By faith Abraham obeyed when he was called to set out for a place that he was to receive as an inheritance; and he set out, not knowing where he was going. By faith he stayed for a time in the land he had been promised, as in a foreign land, living in tents, as did Isaac and Jacob, who were heirs with him of the same promise. For he looked forward to the city that has foundations, whose architect and builder is God. By faith he received power of procreation, even though he was too old—and Sarah herself was barren—because he considered him faithful who had promised. Therefore from one person, and this one as good as dead, descendants were born, ‘as many as the stars of heaven and as the innumerable grains of sand by the seashore.’
All of these died in faith without having received the promises, but from a distance they saw and greeted them. They confessed that they were strangers and foreigners on the earth, for people who speak in this way make it clear that they are seeking a homeland. If they had been thinking of the land that they had left behind, they would have had opportunity to return. But as it is, they desire a better country, that is, a heavenly one. Therefore God is not ashamed to be called their God; indeed, he has prepared a city for them.
By faith Abraham, when put to the test, offered up Isaac. He who had received the promises was ready to offer up his only son, of whom he had been told, ‘It is through Isaac that descendants shall be named after you.’He considered the fact that God is able even to raise someone from the dead—and figuratively speaking, he did receive him back. By faith Isaac invoked blessings for the future on Jacob and Esau. By faith Jacob, when dying, blessed each of the sons of Joseph, ‘bowing in worship over the top of his staff.’ By faith Joseph, at the end of his life, made mention of the exodus of the Israelites and gave instructions about his burial.
By faith Moses was hidden by his parents for three months after his birth, because they saw that the child was beautiful; and they were not afraid of the king’s edict. By faith Moses, when he was grown up, refused to be called a son of Pharaoh’s daughter, choosing rather to share ill-treatment with the people of God than to enjoy the fleeting pleasures of sin. He considered abuse suffered for the Christ to be greater wealth than the treasures of Egypt, for he was looking ahead to the reward. By faith he left Egypt, unafraid of the king’s anger; for he persevered as thoughhe saw him who is invisible. By faith he kept the Passover and the sprinkling of blood, so that the destroyer of the firstborn would not touch the firstborn of Israel.
By faith the people passed through the Red Sea as if it were dry land, but when the Egyptians attempted to do so they were drowned. By faith the walls of Jericho fell after they had been encircled for seven days. By faith Rahab the prostitute did not perish with those who were disobedient,because she had received the spies in peace.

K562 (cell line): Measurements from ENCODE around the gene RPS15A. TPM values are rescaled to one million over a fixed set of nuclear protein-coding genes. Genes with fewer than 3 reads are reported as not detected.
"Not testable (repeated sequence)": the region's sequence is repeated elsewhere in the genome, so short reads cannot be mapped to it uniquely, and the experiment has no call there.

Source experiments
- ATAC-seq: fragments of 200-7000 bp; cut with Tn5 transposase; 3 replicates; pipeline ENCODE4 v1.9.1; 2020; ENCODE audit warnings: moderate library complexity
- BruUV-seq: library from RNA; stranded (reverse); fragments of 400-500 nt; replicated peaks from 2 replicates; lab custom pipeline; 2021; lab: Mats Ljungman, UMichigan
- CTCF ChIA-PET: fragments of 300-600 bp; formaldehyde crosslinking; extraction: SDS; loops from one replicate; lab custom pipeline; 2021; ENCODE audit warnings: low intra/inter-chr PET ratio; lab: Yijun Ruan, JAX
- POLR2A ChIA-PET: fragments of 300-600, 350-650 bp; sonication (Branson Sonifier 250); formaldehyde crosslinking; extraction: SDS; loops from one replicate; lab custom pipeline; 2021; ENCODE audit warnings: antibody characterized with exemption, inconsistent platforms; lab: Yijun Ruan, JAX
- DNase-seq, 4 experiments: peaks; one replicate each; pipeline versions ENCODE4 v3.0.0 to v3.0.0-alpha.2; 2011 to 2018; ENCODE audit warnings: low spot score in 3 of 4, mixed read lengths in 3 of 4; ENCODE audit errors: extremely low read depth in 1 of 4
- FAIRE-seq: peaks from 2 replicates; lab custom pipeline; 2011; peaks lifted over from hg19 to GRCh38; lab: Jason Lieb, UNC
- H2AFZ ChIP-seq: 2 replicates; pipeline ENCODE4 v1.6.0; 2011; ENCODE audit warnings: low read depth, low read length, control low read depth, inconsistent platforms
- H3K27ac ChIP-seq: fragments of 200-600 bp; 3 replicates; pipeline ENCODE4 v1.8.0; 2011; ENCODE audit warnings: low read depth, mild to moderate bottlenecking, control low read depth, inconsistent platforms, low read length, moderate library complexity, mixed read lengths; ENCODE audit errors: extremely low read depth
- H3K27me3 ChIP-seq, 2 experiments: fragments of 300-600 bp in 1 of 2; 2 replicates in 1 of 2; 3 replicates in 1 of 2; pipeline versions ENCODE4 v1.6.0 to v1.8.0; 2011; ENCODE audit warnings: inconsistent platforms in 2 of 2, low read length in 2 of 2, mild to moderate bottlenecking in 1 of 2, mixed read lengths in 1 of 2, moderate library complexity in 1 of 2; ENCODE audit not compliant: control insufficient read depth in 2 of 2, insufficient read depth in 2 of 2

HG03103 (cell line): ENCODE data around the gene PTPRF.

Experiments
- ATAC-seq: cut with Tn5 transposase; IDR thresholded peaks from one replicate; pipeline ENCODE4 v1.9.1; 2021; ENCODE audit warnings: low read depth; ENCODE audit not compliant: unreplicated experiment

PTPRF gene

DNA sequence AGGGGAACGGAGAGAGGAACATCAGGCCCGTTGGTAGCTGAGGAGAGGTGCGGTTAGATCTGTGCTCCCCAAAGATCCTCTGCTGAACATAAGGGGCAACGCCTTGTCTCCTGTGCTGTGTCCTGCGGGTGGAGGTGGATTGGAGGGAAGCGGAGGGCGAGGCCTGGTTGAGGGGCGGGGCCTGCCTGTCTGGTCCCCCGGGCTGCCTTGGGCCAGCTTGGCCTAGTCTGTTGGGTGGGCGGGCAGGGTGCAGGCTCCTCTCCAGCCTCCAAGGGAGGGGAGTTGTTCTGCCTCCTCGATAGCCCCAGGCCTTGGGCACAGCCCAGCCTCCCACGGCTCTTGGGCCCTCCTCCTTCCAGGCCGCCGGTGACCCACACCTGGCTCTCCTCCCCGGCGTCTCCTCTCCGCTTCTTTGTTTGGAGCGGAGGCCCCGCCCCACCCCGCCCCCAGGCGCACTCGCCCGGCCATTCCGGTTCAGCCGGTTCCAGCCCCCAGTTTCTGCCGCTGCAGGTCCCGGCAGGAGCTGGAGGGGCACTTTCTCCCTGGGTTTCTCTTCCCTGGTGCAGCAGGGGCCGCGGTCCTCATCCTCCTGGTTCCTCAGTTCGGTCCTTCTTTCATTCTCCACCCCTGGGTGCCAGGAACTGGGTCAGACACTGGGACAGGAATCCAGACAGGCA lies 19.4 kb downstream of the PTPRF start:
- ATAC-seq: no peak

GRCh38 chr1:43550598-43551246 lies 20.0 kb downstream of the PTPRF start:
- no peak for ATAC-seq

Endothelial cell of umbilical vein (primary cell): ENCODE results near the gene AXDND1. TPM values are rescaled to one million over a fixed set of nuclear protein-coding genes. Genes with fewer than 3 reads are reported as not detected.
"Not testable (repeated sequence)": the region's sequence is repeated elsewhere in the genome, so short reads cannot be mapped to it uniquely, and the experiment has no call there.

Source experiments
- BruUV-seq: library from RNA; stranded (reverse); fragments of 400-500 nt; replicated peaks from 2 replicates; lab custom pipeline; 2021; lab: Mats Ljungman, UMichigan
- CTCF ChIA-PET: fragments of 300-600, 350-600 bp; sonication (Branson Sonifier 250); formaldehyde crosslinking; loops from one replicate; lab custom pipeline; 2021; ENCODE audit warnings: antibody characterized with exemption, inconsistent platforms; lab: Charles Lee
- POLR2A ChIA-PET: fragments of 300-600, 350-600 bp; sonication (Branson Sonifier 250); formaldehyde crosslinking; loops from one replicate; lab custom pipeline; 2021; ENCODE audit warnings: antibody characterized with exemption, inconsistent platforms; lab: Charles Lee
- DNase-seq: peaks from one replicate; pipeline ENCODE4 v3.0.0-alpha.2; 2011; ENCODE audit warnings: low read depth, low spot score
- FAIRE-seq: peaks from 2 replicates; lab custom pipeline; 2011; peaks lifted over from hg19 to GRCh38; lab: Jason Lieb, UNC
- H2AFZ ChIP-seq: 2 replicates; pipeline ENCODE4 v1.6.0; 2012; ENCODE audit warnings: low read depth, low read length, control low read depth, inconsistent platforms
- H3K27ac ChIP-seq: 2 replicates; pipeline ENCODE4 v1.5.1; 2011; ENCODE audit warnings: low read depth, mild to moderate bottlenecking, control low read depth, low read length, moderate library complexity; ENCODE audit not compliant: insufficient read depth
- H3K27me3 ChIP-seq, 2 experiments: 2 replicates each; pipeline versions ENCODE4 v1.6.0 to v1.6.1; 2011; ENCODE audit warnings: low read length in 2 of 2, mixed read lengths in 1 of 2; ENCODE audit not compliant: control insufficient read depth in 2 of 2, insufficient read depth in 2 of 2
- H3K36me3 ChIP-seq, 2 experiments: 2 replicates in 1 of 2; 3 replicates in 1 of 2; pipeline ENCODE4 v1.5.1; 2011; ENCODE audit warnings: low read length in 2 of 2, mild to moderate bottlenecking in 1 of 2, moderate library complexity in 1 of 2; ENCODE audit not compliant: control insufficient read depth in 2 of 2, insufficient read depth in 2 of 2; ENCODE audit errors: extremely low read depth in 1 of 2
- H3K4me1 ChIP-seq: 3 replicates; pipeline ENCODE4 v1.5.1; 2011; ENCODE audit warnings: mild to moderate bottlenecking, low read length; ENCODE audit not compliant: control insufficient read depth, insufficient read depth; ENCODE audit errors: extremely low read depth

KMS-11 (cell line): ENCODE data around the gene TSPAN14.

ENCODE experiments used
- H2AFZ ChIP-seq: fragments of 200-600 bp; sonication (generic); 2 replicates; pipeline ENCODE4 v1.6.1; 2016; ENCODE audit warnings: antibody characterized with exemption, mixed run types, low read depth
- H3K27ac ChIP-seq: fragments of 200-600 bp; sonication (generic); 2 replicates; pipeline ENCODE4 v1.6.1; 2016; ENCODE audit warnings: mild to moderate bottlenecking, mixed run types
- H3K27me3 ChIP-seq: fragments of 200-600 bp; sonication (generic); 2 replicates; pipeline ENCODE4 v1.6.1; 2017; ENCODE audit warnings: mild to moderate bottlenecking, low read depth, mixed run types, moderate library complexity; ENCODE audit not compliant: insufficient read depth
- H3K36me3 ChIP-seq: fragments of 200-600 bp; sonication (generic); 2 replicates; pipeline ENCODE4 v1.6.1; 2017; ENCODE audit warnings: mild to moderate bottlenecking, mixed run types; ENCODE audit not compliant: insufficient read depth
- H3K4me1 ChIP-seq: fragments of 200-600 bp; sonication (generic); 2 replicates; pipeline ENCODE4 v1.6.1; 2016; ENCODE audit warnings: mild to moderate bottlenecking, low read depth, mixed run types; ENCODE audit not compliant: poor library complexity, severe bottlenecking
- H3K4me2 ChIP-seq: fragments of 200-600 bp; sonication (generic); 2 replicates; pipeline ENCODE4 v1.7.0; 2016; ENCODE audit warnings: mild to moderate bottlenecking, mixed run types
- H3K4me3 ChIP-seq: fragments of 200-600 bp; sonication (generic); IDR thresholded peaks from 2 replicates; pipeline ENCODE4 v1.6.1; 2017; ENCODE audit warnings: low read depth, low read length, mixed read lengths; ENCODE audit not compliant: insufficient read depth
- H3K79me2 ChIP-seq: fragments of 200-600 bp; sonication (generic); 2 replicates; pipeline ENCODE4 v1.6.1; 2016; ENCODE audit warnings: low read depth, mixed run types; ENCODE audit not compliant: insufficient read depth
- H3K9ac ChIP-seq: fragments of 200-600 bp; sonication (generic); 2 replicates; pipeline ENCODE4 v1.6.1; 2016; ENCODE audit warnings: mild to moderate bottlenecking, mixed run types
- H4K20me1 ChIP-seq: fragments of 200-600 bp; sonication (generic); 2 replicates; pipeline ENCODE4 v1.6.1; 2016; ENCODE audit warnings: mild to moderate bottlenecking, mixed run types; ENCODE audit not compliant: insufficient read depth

And what more should I say? For time would fail me to tell of Gideon, Barak, Samson, Jephthah, of David and Samuel and the prophets— who through faith conquered kingdoms, administered justice, obtained promises, shut the mouths of lions, quenched raging fire, escaped the edge of the sword, won strength out of weakness, became mighty in war, put foreign armies to flight. Women received their dead by resurrection. Others were tortured, refusing to accept release, in order to obtain a better resurrection. Others suffered mocking and flogging, and even chains and imprisonment. They were stoned to death, they were sawn in two, they were killed by the sword; they went about in skins of sheep and goats, destitute, persecuted, tormented— of whom the world was not worthy. They wandered in deserts and mountains, and in caves and holes in the ground.
Yet all these, though they were commended for their faith, did not receive what was promised, since God had provided something better so that they would not, without us, be made perfect.
Therefore, since we are surrounded by so great a cloud of witnesses, let us also lay aside every weight and the sin that clings so closely, and let us run with perseverance the race that is set before us, looking to Jesus the pioneer and perfecter of our faith, who for the sake of the joy that was set before him endured the cross, disregarding its shame, and has taken his seat at the right hand of the throne of God. (Hebrews 11:1-12:2)